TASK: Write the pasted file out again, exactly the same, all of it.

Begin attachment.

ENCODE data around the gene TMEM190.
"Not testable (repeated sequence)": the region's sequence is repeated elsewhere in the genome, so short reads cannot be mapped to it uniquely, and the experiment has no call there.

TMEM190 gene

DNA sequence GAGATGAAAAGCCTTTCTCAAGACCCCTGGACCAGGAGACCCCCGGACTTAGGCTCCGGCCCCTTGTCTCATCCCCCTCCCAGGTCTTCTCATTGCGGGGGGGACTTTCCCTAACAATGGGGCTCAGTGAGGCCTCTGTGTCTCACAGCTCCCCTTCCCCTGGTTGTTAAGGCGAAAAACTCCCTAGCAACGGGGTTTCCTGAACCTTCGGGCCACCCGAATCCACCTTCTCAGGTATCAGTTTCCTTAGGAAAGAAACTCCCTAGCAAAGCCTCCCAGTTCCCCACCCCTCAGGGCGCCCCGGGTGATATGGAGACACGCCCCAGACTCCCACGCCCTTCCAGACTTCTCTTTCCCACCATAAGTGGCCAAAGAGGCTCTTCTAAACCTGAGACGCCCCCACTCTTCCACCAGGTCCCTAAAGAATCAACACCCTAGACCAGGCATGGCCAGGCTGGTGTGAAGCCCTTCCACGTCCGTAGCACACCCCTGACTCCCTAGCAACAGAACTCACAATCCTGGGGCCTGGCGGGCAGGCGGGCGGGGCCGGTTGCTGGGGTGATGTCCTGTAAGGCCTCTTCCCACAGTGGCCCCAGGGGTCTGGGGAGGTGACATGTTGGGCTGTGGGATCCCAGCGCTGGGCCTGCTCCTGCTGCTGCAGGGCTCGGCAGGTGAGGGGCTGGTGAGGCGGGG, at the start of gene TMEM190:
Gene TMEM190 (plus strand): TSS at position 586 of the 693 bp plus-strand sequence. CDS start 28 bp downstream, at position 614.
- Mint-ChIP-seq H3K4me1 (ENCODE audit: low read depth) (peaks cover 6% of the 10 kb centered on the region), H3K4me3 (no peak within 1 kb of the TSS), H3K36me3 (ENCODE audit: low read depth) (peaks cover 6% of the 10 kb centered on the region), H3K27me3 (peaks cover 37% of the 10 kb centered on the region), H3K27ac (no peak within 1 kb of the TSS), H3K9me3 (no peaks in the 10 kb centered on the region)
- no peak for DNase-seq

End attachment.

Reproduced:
ENCODE data around the gene TMEM190.
"Not testable (repeated sequence)": the region's sequence is repeated elsewhere in the genome, so short reads cannot be mapped to it uniquely, and the experiment has no call there.

TMEM190 gene

DNA sequence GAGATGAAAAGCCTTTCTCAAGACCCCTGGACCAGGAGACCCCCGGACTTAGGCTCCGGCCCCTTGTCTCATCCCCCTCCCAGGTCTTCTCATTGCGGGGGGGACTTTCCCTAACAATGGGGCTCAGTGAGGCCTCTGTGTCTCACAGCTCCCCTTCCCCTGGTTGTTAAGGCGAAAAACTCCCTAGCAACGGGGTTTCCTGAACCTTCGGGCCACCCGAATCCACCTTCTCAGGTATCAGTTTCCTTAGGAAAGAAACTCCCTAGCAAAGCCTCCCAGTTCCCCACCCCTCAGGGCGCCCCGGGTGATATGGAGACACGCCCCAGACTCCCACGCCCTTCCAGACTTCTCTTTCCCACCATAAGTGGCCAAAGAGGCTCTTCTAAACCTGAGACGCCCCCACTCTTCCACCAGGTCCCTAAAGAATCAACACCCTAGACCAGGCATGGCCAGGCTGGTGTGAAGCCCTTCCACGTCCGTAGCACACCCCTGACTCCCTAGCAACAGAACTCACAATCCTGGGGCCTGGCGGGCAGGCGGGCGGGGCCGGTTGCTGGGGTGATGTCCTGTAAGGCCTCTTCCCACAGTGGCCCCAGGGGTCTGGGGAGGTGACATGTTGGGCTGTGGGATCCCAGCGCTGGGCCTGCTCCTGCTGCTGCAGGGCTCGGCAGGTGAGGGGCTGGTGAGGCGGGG, at the start of gene TMEM190:
Gene TMEM190 (plus strand): TSS at position 586 of the 693 bp plus-strand sequence. CDS start 28 bp downstream, at position 614.
- Mint-ChIP-seq H3K4me1 (ENCODE audit: low read depth) (peaks cover 6% of the 10 kb centered on the region), H3K4me3 (no peak within 1 kb of the TSS), H3K36me3 (ENCODE audit: low read depth) (peaks cover 6% of the 10 kb centered on the region), H3K27me3 (peaks cover 37% of the 10 kb centered on the region), H3K27ac (no peak within 1 kb of the TSS), H3K9me3 (no peaks in the 10 kb centered on the region)
- no peak for DNase-seq